> >> >    <frbrer:P2012> <owl:propertyDisjointWith> <frbrer:P3045> .
> >> >
> >> >I'm struggling to see the interoperability gains of putting all
> >> >these "disjoint
> >> >property" statements into the definitions of the base vocabulary.
>  Triples
> >> >about disjointness are 45% of the 3930 triples in [1].
> >> >
> >> >>Property disjointness is given where the value of the object of an
> instance
> >> >>triple should not be interpreted as referencing the same thing as for
> an
> >> >>instance triple using a different property but with the same subject.
> >> >
> >> >As OWL2 puts it: "two properties are disjoint if there are no two
> individuals
> >> >that are interlinked by both properties" [2].  I can understand why one
> would
> >> >want to apply such precise semantics in controlled environments (e.g.,
> a
> >> >cataloging department) for the purposes of controlling the quality of
> data
> >> >produced, but I do not see the benefit of imposing such strong
> >> >semantics on the
> >> >rest of the world by including them in the very definitions of
> properties and
> >> >classes.
> >> >
> >> >To my way of thinking, the presence of these strong semantics
> >> >seems to tell the
> >> >world that nobody should even _think_ of using these vocabularies
> unless they
> >> >really really know, understand, and subscribe to the precise
> interpretation
> >> >encoded therein and are confident they can apply it correctly (and that
> >> >speakers of Chinese, Spanish, and Arabic should hope the translations
> are
> >> >good).  The semantically strong definition seems to imply that these
> >> >vocabularies are really only intended for use by trained, professional,
> >> >English-speaking library catalogers using OWL reasoners, and that
> >> >nobody should
> >> >even think of building on FRBR with additional properties without
> >> >defining them
> >> >with the same high degree of precision.
> >> >
> >> >If so, that feels like a missed opportunity, because FRBR is
> potentially very
> >> >useful outside of that relatively small world.  Defining FRBRer without
> all
> >> >this disjointness, on the other hand, would not at all preclude
> >> >the application
> >> >of strong interpretations when really needed in specific contexts, such
> as
> >> >controlling the output of cataloging departments.
> >> >
> >> >In the end, though, I wonder if this strong disjointness is really
> >> >supported by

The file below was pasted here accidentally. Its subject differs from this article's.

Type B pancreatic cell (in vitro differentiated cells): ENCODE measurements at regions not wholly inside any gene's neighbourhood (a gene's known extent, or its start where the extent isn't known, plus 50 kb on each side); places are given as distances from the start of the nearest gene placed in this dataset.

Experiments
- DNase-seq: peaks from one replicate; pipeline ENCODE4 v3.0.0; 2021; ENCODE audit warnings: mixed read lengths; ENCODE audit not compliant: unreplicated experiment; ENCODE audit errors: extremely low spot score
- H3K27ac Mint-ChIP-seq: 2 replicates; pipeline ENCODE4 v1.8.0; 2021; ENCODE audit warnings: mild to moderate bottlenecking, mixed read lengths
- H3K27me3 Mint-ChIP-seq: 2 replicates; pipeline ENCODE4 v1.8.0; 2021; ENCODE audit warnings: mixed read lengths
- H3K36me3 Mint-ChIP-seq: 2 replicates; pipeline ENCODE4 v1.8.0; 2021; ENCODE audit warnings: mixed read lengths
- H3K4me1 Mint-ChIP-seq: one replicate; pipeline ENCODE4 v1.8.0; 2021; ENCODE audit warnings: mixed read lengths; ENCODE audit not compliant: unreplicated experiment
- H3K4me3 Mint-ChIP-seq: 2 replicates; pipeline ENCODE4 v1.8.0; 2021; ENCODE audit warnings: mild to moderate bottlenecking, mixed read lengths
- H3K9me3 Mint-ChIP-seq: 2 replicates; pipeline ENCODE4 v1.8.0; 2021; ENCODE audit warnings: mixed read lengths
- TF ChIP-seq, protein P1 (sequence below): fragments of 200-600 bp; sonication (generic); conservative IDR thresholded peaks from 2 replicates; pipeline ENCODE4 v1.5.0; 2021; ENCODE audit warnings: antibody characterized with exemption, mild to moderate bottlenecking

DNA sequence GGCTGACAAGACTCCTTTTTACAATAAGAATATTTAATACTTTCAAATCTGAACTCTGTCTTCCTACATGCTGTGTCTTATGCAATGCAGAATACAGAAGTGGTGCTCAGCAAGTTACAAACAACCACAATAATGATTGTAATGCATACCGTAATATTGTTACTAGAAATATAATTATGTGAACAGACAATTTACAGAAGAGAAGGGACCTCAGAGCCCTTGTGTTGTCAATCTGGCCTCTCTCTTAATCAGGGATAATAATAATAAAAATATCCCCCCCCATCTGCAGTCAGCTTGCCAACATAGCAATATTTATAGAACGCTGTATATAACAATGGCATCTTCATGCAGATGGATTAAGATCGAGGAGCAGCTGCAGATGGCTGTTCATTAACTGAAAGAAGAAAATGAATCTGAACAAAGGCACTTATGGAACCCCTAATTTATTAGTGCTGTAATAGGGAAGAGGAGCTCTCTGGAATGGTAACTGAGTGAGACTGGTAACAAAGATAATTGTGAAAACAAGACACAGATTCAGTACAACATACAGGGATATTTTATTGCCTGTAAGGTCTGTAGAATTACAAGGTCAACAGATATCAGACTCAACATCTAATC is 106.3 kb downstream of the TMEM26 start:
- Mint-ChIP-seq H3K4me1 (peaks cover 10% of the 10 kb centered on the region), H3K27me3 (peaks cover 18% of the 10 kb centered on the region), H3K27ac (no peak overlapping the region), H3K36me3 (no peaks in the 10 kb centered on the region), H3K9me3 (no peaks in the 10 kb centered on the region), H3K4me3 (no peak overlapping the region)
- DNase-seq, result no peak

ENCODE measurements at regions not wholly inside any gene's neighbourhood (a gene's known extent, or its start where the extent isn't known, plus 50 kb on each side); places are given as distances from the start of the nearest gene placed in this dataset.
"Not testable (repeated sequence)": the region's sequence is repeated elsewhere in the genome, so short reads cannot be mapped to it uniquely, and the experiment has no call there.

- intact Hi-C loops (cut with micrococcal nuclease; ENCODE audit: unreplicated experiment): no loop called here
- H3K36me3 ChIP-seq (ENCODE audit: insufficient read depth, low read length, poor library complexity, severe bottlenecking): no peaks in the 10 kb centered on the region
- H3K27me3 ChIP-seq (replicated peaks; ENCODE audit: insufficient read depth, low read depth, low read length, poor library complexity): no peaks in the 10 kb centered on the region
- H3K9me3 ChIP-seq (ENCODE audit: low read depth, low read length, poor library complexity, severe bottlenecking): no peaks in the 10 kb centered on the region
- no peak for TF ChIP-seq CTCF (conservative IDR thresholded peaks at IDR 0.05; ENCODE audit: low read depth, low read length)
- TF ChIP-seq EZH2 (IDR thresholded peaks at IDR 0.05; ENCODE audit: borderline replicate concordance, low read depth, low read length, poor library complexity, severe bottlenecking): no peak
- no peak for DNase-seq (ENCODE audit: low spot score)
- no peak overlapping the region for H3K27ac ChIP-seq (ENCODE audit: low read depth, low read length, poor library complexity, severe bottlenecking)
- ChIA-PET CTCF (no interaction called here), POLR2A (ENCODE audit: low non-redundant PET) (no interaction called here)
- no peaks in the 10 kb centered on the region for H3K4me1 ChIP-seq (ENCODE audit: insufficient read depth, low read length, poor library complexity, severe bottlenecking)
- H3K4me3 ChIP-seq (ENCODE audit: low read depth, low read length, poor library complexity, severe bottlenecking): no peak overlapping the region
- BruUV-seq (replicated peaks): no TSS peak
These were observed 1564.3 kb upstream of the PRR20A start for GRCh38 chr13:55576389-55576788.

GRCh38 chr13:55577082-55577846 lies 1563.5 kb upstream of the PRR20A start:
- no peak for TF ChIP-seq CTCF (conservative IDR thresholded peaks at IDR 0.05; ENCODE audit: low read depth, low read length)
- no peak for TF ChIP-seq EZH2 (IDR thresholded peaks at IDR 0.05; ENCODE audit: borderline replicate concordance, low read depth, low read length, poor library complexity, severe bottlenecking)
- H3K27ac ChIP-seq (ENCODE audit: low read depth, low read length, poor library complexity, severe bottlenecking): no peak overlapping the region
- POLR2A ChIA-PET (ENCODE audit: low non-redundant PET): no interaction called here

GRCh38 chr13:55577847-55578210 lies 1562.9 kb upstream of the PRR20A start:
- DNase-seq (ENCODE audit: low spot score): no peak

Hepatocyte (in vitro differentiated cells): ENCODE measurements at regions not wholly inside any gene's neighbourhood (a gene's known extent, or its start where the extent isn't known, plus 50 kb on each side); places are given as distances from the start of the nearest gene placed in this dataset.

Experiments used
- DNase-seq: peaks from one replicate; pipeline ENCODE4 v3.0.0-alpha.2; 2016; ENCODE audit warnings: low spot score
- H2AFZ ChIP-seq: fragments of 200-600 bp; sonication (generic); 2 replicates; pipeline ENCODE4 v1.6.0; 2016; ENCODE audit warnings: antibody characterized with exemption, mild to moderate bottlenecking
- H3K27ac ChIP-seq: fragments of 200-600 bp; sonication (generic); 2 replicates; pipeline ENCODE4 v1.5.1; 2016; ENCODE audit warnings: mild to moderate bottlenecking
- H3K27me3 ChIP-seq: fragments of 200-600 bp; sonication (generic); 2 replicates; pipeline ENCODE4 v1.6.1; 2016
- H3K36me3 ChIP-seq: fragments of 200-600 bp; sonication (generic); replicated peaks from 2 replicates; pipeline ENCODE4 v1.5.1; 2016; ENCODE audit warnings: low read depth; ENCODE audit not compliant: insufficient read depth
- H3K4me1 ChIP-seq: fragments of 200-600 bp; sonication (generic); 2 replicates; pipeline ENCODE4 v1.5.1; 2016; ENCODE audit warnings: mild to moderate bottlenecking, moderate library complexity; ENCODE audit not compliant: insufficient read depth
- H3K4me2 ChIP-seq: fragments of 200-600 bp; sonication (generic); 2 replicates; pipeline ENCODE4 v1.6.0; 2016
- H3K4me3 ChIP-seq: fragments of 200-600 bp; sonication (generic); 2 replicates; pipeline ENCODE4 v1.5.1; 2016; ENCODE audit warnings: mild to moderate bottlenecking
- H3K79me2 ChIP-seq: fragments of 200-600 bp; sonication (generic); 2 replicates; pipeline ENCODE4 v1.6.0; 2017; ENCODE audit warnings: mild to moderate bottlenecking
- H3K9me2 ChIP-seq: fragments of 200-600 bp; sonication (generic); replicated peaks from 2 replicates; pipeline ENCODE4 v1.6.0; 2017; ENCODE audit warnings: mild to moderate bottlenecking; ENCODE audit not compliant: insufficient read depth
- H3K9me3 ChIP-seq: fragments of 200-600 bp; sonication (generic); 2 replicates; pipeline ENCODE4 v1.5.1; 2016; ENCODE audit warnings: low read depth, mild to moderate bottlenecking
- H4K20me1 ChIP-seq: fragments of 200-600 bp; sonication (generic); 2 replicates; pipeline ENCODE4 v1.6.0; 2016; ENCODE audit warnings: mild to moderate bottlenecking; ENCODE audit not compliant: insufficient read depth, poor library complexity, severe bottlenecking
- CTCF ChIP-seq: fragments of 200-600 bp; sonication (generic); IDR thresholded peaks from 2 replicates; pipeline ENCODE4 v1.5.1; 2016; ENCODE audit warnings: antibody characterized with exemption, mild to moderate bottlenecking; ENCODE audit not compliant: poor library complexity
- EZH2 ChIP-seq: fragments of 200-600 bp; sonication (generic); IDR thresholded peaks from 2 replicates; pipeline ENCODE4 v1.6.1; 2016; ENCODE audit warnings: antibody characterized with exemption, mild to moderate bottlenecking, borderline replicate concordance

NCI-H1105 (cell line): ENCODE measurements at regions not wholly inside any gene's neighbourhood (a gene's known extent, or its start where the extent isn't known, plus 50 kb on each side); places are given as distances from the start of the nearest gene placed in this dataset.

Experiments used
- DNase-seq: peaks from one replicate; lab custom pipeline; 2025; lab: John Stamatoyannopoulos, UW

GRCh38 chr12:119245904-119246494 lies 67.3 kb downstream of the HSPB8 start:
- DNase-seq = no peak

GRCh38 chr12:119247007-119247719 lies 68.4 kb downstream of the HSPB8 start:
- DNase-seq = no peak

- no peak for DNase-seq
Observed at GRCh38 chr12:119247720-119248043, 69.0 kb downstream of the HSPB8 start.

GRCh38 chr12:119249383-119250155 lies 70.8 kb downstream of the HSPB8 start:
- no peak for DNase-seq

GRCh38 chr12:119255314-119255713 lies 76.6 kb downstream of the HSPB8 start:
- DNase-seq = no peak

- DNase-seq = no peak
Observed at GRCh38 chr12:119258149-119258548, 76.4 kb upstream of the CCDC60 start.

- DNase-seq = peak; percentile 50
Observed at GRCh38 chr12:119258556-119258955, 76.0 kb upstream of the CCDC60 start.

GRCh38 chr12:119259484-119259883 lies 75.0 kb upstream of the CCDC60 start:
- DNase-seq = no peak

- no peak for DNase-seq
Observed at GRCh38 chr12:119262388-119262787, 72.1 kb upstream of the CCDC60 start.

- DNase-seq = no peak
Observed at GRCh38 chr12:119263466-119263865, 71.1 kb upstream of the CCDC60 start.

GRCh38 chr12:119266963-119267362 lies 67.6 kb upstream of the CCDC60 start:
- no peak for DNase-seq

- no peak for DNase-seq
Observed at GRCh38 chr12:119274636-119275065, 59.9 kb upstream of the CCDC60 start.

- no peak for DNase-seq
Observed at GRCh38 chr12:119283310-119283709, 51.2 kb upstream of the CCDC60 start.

> >> >the FRBR model itself [3]?   For example, I read:
> >> >
> >> >    "On a pragmatic level, defining work as an entity in the model
> serves a
> >> >    number of purposes. It enables us to give a name and draw
> >> >relationships to
> >> >    the abstract intellectual or artistic creation that encompasses all
> the
> >> >    individual expressions of that work. ....  It is the entity defined
> as
> >> >    work, therefore, that provides us with this grouping capability.
> ... On a
> >> >    practical level, the degree to which bibliographic distinctions are
> made
> >> >    between variant expressions of a work will depend to some extent on
> the
> >> >    nature of the work itself, and on the anticipated needs of users
> and on
> >> >    what the cataloguer can reasonably be expected to recognize from
> the
> >> >    manifestation being described."
> >> >
> >> >In such places, the language of FRBR seems to suggest less a rigid
> >> >ontology of
> >> >the world "as it is" and more a set of distinctions that have value
> because
> >> >they are useful in a pragmatic sense, e.g., in splitting parts of
> >> >a description
> >> >into separate bundles that can be maintained and referenced in a more
> >> >distributed manner.  As Barbara Tillett and Ron Murray put it [4]:
> >> >
> >> >    E-R and OO modeling may be used effectively to create information
> systems
> >> >    based on an inventory of "things of interest" and the relationships
> that
> >> >    exist among them. Unfortunately, the things of interest in Cultural
> >> >    Heritage institutions keep changing and may require redefinition,
> >> >    aggregation, disaggregation, and re-aggregation. E-R and OO
> modeling as
> >> >    usually practiced are not designed to manage the degree and
> >> >kind of changes
> >> >    that take place under those circumstances.
> >> >
> >> >Their reference to WEMI entities as "sub-graphs" which "reproduce
> >> >bibliographic
> >> >characteristics found useful by catalogers, scholars, other
> educationally
> >> >oriented end-users, and to varying extents the public in general" -- as
> >> >"views", or as "groups of statements that occupy different levels of
> >> >abstraction" -- suggests a more flexible (and useful) basis for a
> formal
> >> >expression of FRBR defined, perhaps, more along the lines of minimal
> semantic
> >> >commitment.
> >> >
> >> >Tom
> >> >
> >> >[1]
> http://triplr.org/ntriples/iflastandards.info/ns/fr/frbr/frbrer/frbrer.rdf
> >> >[2]
> http://www.w3.org/TR/2009/REC-owl2-primer-20091027/#a_DisjointObjectProperties
> >> >[3]
> http://www.ifla.org/publications/functional-requirements-for-bibliographic-records
> >> >[4]
> http://www.ala.org/ala/mgrps/divs/lita/publications/ital/prepub/index.cfm
> >> >
> >> >--
> >> >Tom Baker <tom@tombaker.org>
> >> >
> >>
> >>
> >>
> >> --
> >> Karen Coyle
> >> kcoyle@kcoyle.net http://kcoyle.net
> >> ph: 1-510-540-7596
> >> m: 1-510-435-8234
> >> skype: kcoylenet
> >
> > --
> > Tom Baker <tom@tombaker.org>
> >
> >
>
>
Received on Wednesday, 26 October 2011 22:13:19 GMT